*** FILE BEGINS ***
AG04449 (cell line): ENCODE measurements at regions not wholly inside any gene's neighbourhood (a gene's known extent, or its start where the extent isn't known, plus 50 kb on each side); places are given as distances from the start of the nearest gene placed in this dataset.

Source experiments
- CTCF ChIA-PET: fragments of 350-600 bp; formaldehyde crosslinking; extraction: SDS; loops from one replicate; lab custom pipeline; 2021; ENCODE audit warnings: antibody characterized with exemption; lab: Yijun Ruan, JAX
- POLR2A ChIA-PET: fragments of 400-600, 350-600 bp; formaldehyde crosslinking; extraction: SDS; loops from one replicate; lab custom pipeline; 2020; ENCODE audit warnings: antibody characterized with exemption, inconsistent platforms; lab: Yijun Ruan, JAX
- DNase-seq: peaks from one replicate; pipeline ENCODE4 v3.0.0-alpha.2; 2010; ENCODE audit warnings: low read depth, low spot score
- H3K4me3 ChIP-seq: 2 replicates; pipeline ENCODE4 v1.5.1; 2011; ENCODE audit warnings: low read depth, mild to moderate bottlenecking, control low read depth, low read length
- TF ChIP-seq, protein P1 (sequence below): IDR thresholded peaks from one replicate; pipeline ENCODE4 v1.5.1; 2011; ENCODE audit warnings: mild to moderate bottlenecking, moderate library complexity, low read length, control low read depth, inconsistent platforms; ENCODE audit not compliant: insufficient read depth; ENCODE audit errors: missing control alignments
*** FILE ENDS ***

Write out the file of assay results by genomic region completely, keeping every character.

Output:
AG04449 (cell line): ENCODE measurements at regions not wholly inside any gene's neighbourhood (a gene's known extent, or its start where the extent isn't known, plus 50 kb on each side); places are given as distances from the start of the nearest gene placed in this dataset.

Source experiments
- CTCF ChIA-PET: fragments of 350-600 bp; formaldehyde crosslinking; extraction: SDS; loops from one replicate; lab custom pipeline; 2021; ENCODE audit warnings: antibody characterized with exemption; lab: Yijun Ruan, JAX
- POLR2A ChIA-PET: fragments of 400-600, 350-600 bp; formaldehyde crosslinking; extraction: SDS; loops from one replicate; lab custom pipeline; 2020; ENCODE audit warnings: antibody characterized with exemption, inconsistent platforms; lab: Yijun Ruan, JAX
- DNase-seq: peaks from one replicate; pipeline ENCODE4 v3.0.0-alpha.2; 2010; ENCODE audit warnings: low read depth, low spot score
- H3K4me3 ChIP-seq: 2 replicates; pipeline ENCODE4 v1.5.1; 2011; ENCODE audit warnings: low read depth, mild to moderate bottlenecking, control low read depth, low read length
- TF ChIP-seq, protein P1 (sequence below): IDR thresholded peaks from one replicate; pipeline ENCODE4 v1.5.1; 2011; ENCODE audit warnings: mild to moderate bottlenecking, moderate library complexity, low read length, control low read depth, inconsistent platforms; ENCODE audit not compliant: insufficient read depth; ENCODE audit errors: missing control alignments